What It’s Like When a Coworker Tells You to Smile

Mick Tsikas / Reuters

Among the many stories from women (and some men) who were told to smile by strangers, we’ve also heard from readers who have confronted such comments at work. Melissa writes:

I work in a male-dominated environment with a high percentage of former military. About once a month I encounter some dummy in the hallway who says “Smile!”—always a man, and most of the time far below me in station.

Ugh! I don’t have to smile; I’m at work. I have a lot of stuff to do!

Ugh, indeed. And yet, it’s complicated: While pressure to smile at work is usually less overt and less frightening than street harassment, it can also carry greater repercussions. The need to preserve a good relationship with coworkers and clients means that responding angrily to frustrating requests isn’t really an option. And the subtle, unconscious biases that influence things like promotions and evaluations make the office one place where women sometimes really do “have” to smile to succeed.

Take teaching: There’s an ever-growing body of evidence that female professors are rated more harshly than their male peers on things like classroom demeanor, which means the stakes of “not smiling enough” or appearing “too outspoken” can become very high. As reader Michelle explains:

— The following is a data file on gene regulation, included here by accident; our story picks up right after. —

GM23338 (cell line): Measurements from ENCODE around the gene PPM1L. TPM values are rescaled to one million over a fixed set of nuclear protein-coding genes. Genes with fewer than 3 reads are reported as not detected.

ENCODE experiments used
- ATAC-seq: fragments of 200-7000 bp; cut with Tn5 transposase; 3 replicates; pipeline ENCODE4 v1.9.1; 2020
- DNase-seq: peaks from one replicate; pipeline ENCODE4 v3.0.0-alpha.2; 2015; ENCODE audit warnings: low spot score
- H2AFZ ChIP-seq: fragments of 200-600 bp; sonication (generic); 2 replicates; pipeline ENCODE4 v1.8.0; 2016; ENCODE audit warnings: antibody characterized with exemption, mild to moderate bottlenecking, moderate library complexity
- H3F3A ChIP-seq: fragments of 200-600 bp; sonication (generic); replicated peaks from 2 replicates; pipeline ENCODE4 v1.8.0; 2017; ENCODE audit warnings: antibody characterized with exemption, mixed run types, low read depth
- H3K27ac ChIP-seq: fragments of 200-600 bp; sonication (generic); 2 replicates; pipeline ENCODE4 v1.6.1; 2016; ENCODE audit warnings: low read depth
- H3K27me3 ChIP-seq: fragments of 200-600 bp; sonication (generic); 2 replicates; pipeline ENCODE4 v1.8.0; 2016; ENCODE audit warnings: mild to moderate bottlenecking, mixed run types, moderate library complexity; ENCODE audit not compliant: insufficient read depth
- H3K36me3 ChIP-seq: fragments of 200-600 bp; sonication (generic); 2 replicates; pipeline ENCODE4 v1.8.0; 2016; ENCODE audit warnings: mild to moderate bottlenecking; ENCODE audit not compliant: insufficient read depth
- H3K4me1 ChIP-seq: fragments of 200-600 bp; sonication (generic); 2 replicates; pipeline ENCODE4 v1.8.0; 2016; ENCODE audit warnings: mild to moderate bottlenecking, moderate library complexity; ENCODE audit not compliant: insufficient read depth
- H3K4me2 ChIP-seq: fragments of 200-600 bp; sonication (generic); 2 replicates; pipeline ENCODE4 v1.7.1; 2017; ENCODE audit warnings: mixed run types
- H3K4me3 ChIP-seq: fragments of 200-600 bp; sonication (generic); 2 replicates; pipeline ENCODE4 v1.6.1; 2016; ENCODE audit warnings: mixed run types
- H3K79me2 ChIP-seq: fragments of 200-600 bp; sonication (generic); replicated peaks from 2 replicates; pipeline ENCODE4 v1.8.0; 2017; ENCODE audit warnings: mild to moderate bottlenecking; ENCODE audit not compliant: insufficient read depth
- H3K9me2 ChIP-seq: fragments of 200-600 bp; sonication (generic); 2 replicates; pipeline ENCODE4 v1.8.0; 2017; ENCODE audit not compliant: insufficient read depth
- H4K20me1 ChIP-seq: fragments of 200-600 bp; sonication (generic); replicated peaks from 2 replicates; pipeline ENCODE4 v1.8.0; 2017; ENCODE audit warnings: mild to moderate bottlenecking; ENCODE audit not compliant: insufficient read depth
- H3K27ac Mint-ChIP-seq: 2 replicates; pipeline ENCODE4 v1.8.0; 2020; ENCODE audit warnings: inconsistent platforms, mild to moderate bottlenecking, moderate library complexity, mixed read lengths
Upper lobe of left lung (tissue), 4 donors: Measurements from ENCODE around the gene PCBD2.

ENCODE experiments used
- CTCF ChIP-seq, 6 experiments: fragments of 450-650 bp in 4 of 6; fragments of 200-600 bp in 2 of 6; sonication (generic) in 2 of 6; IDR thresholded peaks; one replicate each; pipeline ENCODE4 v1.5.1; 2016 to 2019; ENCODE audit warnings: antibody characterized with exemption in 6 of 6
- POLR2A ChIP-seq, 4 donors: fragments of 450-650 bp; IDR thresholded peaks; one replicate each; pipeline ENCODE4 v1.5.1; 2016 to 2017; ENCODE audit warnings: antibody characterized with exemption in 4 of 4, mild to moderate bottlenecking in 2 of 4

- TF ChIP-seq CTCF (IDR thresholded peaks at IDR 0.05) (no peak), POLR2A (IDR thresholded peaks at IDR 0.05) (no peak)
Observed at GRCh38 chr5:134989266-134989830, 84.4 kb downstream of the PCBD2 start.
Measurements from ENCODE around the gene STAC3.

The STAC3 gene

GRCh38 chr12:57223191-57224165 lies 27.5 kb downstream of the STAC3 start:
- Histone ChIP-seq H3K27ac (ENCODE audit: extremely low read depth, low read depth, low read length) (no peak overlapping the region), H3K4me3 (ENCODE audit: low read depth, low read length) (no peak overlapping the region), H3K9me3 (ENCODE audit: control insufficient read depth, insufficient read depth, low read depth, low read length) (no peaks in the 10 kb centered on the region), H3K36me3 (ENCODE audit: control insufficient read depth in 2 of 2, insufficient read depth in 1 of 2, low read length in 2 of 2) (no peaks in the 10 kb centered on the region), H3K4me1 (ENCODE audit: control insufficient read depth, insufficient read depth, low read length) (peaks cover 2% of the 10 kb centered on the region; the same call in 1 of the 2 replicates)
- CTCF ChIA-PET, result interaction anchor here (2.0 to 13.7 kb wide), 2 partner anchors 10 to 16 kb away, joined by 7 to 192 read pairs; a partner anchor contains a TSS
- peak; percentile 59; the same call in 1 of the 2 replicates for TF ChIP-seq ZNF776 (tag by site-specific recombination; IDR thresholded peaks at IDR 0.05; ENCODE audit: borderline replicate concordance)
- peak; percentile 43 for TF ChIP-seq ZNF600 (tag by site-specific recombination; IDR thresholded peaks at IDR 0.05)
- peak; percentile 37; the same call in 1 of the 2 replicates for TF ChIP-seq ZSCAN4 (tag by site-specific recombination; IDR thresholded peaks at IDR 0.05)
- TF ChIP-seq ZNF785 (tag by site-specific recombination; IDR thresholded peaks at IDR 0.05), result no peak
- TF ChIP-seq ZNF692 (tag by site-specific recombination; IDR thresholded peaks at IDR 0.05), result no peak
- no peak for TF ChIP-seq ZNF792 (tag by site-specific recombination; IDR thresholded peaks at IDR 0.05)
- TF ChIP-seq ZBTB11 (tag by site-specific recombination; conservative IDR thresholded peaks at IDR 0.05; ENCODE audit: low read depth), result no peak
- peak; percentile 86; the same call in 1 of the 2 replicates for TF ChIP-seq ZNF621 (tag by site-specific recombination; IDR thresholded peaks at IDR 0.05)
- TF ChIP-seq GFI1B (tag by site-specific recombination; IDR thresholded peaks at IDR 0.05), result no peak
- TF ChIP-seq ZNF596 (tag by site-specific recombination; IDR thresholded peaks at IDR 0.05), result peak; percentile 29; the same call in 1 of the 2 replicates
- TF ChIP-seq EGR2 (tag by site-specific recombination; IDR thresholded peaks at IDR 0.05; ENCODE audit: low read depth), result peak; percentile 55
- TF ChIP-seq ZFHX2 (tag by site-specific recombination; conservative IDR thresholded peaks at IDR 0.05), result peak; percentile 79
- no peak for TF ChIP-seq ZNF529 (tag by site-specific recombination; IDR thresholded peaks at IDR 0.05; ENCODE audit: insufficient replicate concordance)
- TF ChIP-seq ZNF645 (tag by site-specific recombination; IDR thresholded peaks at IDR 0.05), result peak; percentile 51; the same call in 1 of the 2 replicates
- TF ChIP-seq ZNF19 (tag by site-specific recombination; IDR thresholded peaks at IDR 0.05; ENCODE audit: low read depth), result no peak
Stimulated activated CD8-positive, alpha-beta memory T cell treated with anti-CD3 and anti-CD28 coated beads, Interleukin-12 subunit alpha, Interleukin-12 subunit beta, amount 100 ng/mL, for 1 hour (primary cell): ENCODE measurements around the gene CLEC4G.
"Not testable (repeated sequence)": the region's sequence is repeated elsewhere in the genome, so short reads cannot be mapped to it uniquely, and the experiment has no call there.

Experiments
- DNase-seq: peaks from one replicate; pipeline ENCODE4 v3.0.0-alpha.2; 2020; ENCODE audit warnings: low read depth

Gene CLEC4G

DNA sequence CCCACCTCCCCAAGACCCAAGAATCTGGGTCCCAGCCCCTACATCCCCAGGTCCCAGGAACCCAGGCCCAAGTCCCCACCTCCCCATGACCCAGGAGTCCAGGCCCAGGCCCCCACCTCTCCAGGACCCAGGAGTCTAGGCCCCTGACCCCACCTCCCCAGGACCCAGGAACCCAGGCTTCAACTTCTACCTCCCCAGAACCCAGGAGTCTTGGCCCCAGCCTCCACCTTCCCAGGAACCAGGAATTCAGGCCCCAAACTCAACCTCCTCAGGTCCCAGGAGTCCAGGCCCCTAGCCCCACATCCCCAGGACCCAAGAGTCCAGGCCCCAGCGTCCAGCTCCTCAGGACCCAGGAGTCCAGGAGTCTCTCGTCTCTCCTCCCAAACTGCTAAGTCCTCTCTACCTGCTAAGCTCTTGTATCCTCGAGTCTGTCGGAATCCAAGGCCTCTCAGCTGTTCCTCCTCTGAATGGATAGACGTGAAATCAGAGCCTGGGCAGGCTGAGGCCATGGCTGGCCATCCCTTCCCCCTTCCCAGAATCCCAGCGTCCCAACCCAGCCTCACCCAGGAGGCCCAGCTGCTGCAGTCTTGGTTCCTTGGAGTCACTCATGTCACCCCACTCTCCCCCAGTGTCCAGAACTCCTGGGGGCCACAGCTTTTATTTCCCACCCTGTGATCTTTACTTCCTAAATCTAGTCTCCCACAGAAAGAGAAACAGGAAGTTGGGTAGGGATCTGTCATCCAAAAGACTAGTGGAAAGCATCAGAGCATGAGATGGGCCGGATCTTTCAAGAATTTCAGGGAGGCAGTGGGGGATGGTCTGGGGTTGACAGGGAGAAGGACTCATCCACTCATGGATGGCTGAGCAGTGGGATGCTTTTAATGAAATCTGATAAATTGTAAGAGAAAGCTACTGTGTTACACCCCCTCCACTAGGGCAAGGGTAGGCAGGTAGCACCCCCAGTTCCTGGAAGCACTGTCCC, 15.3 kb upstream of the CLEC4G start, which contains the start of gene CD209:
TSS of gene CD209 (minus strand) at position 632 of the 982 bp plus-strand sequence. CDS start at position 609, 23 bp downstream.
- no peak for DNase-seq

For years I’ve been an adjunct instructor. I get exhausted smiling, always being cheerful and pleasing. I know that fewer smiles would mean lower student evaluations, less enrollment in my classes, no work. I genuinely love teaching and care about my students. The extra emotional energy that goes into always being sure I’m pleasing would be better spent on real professional concerns and authentic emotional expression. With a paycheck on the line, I have to let this slide.

One woman who didn’t let this slide is our next reader, “a Boomer mom” who’s taught at a community college for almost 30 years:

Our union has always negotiated contracts with tenure after three years, but I was turned down at first. Both my then-department chair and my then-supervisor did not support me. So I had to investigate on my own to discover why. Conversations with both of them and with other faculty soon revealed that I did not get tenure basically because I did not “smile enough.” They meant it literally!